The Court of Appeals affirmed the Superior Court’s holding that Ms. Mulligan failed to show a change in condition, but reversed the lower court’s holding that Ms. Mulligan was entitled to have the carrier pay for her surgery. The Court of Appeals found that the Superior Court correctly interpreted Rule 205; however, it emphasized that the State Board is a creature of statute, and as such, its rulemaking authority is limited to procedural and administrative matters. The Board cannot enlarge, reduce or otherwise affect parties’ substantive rights by rule.
The Court of Appeals found Rule 205(b)(4) invalid as substantive rule-making, because it effectively established a conclusive presumption that medical treatment was compensable if the carrier failed to comply with the time deadline. The court noted that Rule 205 must be read in conjunction with O.C.G.A. 34-9-200(a) and Rule 205(b)(1), which limit the employer’s responsibility for medical treatment to that which the claimant proves is related to an “on the job injury.”
Mulligan is significant because it makes clear that an employer/insurer’s failure to comply with Rule 205’s five-business-day deadline does not automatically make them liable for medical treatment unrelated to a claimant’s work injury, but it seems the Court of Appeals reached the right result for the wrong reasons. Both the Superior Court and the Court of Appeals overlooked one significant detail: Rule 205, on its face, does not require an employer/insurer’s payment of unrelated medical treatment based on failure to timely respond to a WC-205. Rule 205(b)(4) states only that medical treatment for which a request for pre-authorization is properly made via WC-205 but which is not denied timely shall be paid “in accordance with the Chapter.” In other words, only treatment within the Act – treatment which the claimant proves is related to an on-the-job injury – must be paid if not timely denied in response to a WC-205.
According to Thomas M. Finn, co-chair of the Medical Committee of the Governor’s Workers’ Compensation Advisory Commission, an entity created by former Governor Roy Barnes that had significant involvement in shaping current Rule 205, subsections (b)(c) and (d) apply only in a claim already deemed compensable for purposes of authorized treatment. The sole purpose of these subsections is to assist the ATP in expediting delivery of statutorily-required medical care while simultaneously discouraging excessive medical treatment – they were not intended to determine the underlying compensability of any part of a claim or to place a burden on the employer/insurer to prove non-compensability.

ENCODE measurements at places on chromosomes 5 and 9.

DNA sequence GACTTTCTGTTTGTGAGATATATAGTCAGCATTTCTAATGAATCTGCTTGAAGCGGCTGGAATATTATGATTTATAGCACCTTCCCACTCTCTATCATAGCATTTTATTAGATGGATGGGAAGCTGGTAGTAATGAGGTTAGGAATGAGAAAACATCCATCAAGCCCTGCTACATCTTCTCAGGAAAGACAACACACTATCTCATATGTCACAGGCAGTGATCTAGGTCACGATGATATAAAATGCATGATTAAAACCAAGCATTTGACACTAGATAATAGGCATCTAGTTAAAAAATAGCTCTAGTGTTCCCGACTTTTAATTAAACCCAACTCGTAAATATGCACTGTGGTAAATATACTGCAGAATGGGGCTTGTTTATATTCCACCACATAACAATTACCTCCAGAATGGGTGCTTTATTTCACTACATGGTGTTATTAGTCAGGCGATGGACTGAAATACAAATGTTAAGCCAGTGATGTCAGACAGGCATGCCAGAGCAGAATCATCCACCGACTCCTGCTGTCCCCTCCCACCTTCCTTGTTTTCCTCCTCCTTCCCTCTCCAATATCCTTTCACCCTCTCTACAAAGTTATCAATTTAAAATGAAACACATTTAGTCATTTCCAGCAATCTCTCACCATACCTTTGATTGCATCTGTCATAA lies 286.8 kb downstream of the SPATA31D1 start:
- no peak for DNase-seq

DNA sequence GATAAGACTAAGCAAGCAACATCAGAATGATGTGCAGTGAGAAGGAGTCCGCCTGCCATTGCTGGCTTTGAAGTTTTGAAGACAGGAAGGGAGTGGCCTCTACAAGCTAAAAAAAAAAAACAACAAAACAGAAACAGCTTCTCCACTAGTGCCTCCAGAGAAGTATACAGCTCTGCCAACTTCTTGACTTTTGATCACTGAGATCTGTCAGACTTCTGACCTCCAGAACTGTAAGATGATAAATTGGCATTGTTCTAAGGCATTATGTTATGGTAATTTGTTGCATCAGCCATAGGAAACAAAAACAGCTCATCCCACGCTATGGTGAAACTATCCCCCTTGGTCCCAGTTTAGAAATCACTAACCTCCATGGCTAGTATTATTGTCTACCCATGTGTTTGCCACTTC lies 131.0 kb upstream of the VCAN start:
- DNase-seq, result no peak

Claimant’s argue that Mulligan is form over substance. If the Supreme Court affirms the Court of Appeals’ conclusion that the Board engaged in substantive rule-making and so exceeded its authority, then Rule 205(b)(4) is invalid, and an employer/insurer who fail to comply with the time deadline will not be liable for non-work-related medical treatment. Similarly, if the Supreme Court reverses the Court of Appeals, finding that the Board did not engage in substantive rule-making, then Rule 205(b)(4) is valid, but the outcome is the same because pursuant to the text and purpose of Rule 205, an employer/insurer’s failure to comply with the deadline does not make them liable for medical treatment unrelated to a claimant’s work injury.
Although the non-complying employer/insurer prevailed in Mulligan, Rule 205 should not be taken lightly. It is essential that employer/insurers do not overlook the fact that in Mulligan, the Court of Appeals reinforced its prior holding in the first case to reach that court in which a specific attack was made on Rule 205(b)(3)(a), Caremore, Inc./Wooddale Nursing Home v. Hollis, 283 Ga. App. 681, 642 S.E.2d 375 (2007). In that case, the Court of Appeals found the Board does have authority to assess civil penalties and attorney fees against an employer/insurer for failure to timely respond to an ATP’s proper WC-205 request where compensability of treatment is not at issue. Significantly, failure to follow procedure carries negative consequences, and the Supreme Court’s upcoming decision will not alter that fact. Compliance with Rule 205 is crucial to avoid unnecessary expenses.